Steve Jobs may not be managing Apple any more, but we haven't really entered the post-Jobs era yet. Because product cycles are long, the new Apple gadgets we're seeing now are all devices Jobs had a real hand in creating. It'll be at least another six months before we see the first Apple gadgets without Steve Jobs' ideas driving them.
Now, before you yell "Maps!" remember that not everything Jobs did turned to gold. He was just good at making people think it did – and that's, perhaps, the Steve Jobs magic that the company is missing right now. The Jobs era brought us the G4 Cube, the Motorola Rokr, troubled iPhone 4 antennas and the doomed Ping social network. The new Maps app has been in the works since at least 2009, when Jobs was hale and hearty. It's another Steve Jobs project.
Mobile devices, especially, take years to build. When I talk to carriers and manufacturers, they describe an 18 to 24-month product cycle from conception to sale. The iPhone 5 may have been even longer in the works. When the iPhone 4S came out, many Apple-watchers were surprised because they'd been hearing rumours of a very different iPhone in the works, one with an all-metal body. That concept, from 2011, may have eventually evolved into the iPhone 5.
So Maps and the iPhone 5 are Steve Jobs legacies. How about the iPad mini? Jobs famously disparaged 7in tablets, saying that they were only usable by deformed mutants. But it was a common rhetorical strategy of Jobs to curse whatever he was working on at the moment. Jobs said that nobody wanted to read books on an LCD screen, and released iBooks; he said nobody wanted to watch video on a handheld, and released the video iPod.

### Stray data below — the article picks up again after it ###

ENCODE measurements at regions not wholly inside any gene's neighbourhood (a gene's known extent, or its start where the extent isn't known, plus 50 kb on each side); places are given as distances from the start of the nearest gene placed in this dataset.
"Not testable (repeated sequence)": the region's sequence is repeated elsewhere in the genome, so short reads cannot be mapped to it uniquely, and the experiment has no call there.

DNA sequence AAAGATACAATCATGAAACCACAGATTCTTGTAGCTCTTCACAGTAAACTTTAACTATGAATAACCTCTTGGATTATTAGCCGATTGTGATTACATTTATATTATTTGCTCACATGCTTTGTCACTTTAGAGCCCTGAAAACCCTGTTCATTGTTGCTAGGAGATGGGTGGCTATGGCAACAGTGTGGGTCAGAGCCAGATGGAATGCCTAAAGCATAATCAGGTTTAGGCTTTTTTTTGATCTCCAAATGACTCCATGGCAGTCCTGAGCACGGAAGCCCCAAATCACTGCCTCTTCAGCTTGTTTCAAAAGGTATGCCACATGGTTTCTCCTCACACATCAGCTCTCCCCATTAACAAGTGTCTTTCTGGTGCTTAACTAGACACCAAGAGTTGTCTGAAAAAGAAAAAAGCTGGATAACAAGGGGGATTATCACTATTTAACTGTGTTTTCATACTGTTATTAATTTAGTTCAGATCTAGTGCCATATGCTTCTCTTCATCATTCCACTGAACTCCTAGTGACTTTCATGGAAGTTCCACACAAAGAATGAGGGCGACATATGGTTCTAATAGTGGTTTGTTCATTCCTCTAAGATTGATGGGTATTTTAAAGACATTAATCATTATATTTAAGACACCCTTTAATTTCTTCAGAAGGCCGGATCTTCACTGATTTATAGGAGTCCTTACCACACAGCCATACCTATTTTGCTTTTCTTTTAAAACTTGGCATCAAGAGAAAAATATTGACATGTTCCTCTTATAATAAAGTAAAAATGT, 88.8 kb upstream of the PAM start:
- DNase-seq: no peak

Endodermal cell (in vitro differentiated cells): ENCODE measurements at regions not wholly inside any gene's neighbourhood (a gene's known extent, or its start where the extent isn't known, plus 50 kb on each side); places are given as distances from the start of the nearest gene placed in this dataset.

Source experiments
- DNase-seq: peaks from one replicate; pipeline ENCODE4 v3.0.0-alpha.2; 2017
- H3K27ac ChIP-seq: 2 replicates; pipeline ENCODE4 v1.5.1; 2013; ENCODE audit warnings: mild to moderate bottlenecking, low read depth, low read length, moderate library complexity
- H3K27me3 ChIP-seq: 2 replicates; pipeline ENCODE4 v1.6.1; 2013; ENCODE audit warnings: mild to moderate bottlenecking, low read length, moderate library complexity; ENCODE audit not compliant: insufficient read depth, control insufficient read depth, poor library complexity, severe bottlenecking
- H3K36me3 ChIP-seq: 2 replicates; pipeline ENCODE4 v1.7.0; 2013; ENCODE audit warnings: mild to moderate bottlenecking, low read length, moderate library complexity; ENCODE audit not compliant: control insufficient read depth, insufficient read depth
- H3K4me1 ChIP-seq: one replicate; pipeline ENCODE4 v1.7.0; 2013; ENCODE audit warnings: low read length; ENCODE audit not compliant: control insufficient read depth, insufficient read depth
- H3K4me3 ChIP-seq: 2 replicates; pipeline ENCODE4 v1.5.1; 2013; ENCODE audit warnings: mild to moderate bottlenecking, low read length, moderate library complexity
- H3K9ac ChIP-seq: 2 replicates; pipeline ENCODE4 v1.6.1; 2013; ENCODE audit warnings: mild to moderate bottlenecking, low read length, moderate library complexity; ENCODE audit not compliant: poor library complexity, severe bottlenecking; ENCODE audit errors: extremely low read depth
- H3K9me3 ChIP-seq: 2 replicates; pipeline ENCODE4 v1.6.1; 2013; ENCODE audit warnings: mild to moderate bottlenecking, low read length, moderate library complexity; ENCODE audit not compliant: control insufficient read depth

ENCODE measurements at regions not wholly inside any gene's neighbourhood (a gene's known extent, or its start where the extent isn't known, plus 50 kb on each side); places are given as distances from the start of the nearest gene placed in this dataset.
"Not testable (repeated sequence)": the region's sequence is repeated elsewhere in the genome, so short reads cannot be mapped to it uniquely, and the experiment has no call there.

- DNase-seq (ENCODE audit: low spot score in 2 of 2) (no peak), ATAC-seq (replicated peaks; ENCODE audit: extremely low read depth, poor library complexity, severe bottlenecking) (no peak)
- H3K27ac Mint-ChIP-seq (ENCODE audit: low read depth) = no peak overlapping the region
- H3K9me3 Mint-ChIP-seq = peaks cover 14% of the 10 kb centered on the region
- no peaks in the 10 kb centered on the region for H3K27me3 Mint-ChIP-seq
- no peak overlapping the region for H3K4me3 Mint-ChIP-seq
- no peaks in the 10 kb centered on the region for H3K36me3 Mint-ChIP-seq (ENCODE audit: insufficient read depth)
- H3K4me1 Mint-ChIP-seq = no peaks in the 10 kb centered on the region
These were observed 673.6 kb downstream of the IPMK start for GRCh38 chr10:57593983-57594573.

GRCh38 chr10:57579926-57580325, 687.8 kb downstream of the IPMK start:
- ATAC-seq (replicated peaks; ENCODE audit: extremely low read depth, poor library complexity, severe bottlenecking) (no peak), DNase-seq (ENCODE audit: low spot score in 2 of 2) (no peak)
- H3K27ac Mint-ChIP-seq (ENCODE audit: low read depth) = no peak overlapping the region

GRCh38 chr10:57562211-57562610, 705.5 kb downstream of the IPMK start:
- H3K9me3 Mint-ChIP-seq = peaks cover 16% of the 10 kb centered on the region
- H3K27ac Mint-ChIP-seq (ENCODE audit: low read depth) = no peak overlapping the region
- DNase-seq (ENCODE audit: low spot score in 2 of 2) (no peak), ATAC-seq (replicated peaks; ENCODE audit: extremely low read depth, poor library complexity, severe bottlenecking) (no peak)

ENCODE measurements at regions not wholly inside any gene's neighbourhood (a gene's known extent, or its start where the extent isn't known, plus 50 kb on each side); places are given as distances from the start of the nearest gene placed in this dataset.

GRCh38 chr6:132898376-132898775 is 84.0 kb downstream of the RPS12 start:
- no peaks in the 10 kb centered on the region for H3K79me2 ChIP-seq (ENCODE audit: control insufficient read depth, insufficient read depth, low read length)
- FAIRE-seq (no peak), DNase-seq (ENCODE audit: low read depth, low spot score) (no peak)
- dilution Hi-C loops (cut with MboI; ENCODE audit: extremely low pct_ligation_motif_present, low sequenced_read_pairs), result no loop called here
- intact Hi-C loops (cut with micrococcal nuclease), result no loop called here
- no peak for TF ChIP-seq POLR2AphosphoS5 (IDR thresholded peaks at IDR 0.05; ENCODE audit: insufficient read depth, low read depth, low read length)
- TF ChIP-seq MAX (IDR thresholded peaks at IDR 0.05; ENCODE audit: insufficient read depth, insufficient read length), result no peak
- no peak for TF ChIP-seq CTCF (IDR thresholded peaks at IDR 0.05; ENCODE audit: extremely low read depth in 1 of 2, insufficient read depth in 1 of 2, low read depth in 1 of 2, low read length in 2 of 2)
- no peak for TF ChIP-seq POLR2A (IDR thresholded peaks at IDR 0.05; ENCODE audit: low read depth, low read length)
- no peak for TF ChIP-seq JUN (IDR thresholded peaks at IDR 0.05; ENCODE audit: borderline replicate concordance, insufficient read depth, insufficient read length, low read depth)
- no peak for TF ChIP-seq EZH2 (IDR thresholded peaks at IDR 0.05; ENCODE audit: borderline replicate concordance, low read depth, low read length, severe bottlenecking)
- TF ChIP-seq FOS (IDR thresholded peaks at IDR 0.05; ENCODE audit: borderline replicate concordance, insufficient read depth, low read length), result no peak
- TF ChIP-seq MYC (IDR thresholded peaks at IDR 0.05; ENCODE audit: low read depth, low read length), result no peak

Apple's corporate structure seems to have changed a bit in the past year. At least, Tim Cook isn't taking up all the limelight the way Jobs did. But Apple's still the uniquely secretive place that Jobs set up. Yes, there have been leaks, but there have always been leaks – let's remember that Gizmodo's iPhone 4 scoop came during the Jobs era. Apple's PR operation still functions like no other, and we haven't heard about major structural changes. The system isn't broken – thanks in part to Steve Jobs, Apple's stock seems to keep going up and up – so they aren't fixing it.
But that might be where the absence of Steve Jobs starts to matter.
The real impact on Apple
The real question about Apple's future is what happens in 2014. The Jobsian product pipeline will dry up then, and it will be much more urgent for Apple to react nimbly to competitors. Apple's iOS success has become self-perpetuating because of its terrific third-party developer community, but that doesn't have an infinite lifespan.
The big question about post-Steve Jobs Apple is whether the company will have the will and bravery to blow things up and disrupt markets the way Jobs did with the iPhone and iPad. Apple is no longer an underdog; it's the leader in tablets, and the world's most profitable cell phone maker. As Microsoft can tell you, leadership creates a tendency towards inertia.
Apple has been able to move ahead in the past year through a combination of Steve Jobs' ideas and the team he set up. Tim Cook, Jony Ive, Phil Schiller, and Scott Forstall all worked with, and learned from Jobs for years. But Jobs' ideas, and his team, won't last forever; Jobs' pick to head Apple's retail stores, Ron Johnson, is already gone. When we think of a post-Steve Jobs era, next year is really the year to watch.